Thailand court begins corruption trial of former PM Thaksin

[JURIST] Former Thailand prime minister Thaksin Shinawatra [BBC backgrounder; JURIST news archive] went on trial for corruption Tuesday in the Thai Supreme Court's Criminal Division for Holders of Political Positions [Thai judiciary backgrounder]. In March, Thaksin pleaded not guilty [JURIST report] to the charges stemming from a 2003 land purchase his wife, Pojamarn, made from a government-directed institution despite a ban on officials making business deals with government agencies.  The court will determine whether Thaksin abused the authority of his office to influence the deal. The judgment in the trial, which is expected to last about two months, cannot be appealed, and Thaksin could be sentenced to up to 13 years in prison if found guilty. AFP has more. TNA has local coverage.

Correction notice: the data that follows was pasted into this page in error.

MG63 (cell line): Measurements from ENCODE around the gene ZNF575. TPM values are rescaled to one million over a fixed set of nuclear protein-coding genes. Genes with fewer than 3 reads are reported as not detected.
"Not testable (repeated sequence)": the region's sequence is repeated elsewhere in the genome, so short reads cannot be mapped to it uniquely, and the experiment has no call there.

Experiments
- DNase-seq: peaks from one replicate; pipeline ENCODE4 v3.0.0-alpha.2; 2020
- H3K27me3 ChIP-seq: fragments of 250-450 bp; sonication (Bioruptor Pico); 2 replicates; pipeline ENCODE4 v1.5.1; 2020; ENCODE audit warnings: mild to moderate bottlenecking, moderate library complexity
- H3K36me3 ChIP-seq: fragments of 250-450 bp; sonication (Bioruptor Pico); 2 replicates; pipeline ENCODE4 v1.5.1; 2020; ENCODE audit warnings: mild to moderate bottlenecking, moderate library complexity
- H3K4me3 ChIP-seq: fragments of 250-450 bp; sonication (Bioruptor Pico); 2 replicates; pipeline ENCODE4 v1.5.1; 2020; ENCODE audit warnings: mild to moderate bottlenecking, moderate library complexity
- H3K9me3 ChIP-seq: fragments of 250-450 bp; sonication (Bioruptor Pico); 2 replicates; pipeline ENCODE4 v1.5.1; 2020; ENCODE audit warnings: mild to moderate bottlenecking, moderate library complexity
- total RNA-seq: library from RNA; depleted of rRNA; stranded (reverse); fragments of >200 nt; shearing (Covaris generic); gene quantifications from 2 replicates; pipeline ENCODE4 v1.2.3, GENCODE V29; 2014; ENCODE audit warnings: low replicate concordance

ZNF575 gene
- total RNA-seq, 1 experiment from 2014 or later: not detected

On Monday, members of the People's Alliance for Democracy protested [JURIST report] delays in various corruption trials Thaksin is facing, and the National Counter Corruption Commission (NCCC) [official website] said that it may bring more charges against Thaksin without waiting for Office of the Attorney General [official website, in Thai] to file additional indictments. In June, the Committee recommend that two new charges be brought [AP report] against Thaksin, one for using his position to secure a $127 million loan to benefit a company owned by his family, and another for corruption related to the purchase of about $43 million worth of rubber trees. In February, Thaksin returned to Thailand from self-imposed exile to face corruption charges laid against him after he was ousted in a military coup [JURIST reports] in September 2006.



 

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